A client machine that relies on the server to perform the data processing. Either a dedicated thin client terminal or a regular PC with thin client software is used to send keyboard and mouse input to the server and receive screen output in return. The thin client does not process any data; it processes only the user interface (UI). The benefits are improved maintenance and security due to central administration of the hardware and software in the datacenter.|
The architecture harks back to the early days of centralized mainframes and minicomputers. In the 1970s and 1980s, a user's machine was a terminal that processed only input and output. All data processing was performed in a centralized server.
There are three ways thin clients are used. The first two are traditional thin clients, processing only the user interface (UI), and the third is a variation that processes the data.
#1 - Shared Services (UI Processing)
Using shared terminal services software such as Windows Terminal Services and Citrix XenApp, users share the operating system and applications in the server with all other users at thin client stations. Although presented with their own desktop, users do not have the same flexibility as they do with their own PC and are limited to running prescribed applications and simple tasks such as creating folders and shortcuts. See Terminal Services and Citrix XenApp.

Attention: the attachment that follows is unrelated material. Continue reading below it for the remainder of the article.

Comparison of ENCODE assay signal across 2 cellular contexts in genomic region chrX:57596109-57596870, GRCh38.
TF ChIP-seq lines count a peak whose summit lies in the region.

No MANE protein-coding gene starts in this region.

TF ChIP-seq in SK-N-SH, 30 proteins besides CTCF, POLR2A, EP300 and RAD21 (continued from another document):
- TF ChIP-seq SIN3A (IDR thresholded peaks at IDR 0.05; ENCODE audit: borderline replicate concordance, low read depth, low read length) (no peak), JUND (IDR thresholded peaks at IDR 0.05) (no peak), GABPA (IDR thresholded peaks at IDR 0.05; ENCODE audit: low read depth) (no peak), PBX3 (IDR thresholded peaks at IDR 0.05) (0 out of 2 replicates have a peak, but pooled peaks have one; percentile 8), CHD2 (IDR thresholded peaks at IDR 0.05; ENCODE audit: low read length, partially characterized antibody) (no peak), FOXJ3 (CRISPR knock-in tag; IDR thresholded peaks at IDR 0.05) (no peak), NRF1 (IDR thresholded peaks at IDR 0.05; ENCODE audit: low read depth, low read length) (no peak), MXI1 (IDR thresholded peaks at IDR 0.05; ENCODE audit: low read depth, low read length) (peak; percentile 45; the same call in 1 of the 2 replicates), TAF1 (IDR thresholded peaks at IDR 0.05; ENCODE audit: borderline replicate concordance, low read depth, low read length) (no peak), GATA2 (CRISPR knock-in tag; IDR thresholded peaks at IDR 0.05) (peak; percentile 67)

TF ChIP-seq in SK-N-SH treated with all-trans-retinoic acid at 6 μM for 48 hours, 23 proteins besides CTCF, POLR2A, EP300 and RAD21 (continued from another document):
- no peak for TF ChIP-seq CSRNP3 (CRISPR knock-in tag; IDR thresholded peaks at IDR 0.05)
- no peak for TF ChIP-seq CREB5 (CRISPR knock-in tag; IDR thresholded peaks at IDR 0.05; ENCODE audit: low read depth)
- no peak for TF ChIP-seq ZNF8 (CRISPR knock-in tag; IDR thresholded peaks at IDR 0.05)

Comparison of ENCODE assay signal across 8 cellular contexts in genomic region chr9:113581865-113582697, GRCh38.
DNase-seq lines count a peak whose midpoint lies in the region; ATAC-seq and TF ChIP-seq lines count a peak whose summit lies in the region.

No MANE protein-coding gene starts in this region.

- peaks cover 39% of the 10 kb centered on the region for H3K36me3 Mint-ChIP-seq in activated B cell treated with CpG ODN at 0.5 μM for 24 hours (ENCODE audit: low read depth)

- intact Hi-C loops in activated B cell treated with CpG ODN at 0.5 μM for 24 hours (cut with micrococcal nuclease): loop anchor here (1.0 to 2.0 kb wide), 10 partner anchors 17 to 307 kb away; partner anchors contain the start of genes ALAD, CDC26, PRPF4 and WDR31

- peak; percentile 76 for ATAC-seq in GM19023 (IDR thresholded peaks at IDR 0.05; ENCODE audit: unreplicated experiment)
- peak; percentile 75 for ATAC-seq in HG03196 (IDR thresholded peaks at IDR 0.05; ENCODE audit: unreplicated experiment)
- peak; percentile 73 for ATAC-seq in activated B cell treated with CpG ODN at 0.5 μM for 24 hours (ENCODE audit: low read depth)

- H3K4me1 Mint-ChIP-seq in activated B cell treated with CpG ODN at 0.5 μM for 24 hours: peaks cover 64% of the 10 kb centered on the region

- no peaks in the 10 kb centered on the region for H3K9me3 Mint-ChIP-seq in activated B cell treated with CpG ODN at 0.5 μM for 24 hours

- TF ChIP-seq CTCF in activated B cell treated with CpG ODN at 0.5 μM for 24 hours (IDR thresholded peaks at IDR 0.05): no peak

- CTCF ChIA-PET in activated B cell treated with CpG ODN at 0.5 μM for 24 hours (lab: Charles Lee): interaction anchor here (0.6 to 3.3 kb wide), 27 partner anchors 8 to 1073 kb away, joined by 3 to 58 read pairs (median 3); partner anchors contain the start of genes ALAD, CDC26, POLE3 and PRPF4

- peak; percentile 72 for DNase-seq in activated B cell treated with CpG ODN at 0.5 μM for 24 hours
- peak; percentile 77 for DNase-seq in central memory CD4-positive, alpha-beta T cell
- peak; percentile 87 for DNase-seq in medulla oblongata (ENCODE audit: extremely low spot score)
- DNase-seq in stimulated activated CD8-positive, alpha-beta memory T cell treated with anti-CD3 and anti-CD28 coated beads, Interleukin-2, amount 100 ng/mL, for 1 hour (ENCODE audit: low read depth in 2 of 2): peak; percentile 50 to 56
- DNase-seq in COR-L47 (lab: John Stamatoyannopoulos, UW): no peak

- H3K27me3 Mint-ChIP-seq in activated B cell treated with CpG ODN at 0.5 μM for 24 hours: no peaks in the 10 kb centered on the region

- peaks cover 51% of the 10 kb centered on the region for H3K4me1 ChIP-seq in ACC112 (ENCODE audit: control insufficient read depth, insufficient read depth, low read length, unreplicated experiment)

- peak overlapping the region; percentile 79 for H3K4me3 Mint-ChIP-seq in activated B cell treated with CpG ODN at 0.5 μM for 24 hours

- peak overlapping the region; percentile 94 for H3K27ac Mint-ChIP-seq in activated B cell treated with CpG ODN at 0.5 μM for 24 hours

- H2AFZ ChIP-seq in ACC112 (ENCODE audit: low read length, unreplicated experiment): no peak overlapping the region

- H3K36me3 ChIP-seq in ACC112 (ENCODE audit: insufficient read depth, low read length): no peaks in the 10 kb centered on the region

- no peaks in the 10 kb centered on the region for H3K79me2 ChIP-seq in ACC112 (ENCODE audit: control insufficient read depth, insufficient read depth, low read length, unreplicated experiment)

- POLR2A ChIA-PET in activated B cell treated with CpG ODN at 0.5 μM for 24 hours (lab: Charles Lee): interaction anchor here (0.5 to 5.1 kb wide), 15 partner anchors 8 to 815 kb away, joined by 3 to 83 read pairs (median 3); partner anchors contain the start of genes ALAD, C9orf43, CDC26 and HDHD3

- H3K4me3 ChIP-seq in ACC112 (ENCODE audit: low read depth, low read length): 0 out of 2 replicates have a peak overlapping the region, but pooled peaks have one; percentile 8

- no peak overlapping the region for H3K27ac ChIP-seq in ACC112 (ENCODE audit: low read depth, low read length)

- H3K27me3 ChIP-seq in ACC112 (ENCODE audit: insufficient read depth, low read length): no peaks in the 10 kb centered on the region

In the following illustrations, the lines show the conceptual flow of data between the clients and servers. In reality, all clients and servers are wired to a local network switch.
#2 - Desktop Virtualization (UI Processing)
Using products such as VMware Desktop Manager (VDM) and Citrix XenDesktop, each user's desktop (OS and applications) resides in a separate partition in the server called a "virtual machine." Users are essentially presented with their own PC, except that it physically resides in a remote server in the datacenter. They can modify the desktop and add applications like they could with their own PC (a "fat client"). For details on the virtual machine architecture, see virtual machine. See Citrix XenDesktop and VMware.
#3 - Browser Based (Data Processing)
This approach uses the same thin client platforms as the first two, but differs in that the user's machine does the data processing. However, it is still a thin client because it is devoid of all applications except for the browser. The applications come from Web servers on the Internet or local LAN, and the data also comes from the servers.
Web-based e-mail is an example of browser-based processing as well as Web-based productivity applications such as Google Apps and Zoho. In some cases, copies of the data can be stored locally, but the software scripts are always downloaded into the user's browser for each session. Years ago, this was the approach of the "network computer," which was developed to compete with Windows PCs (see network computer).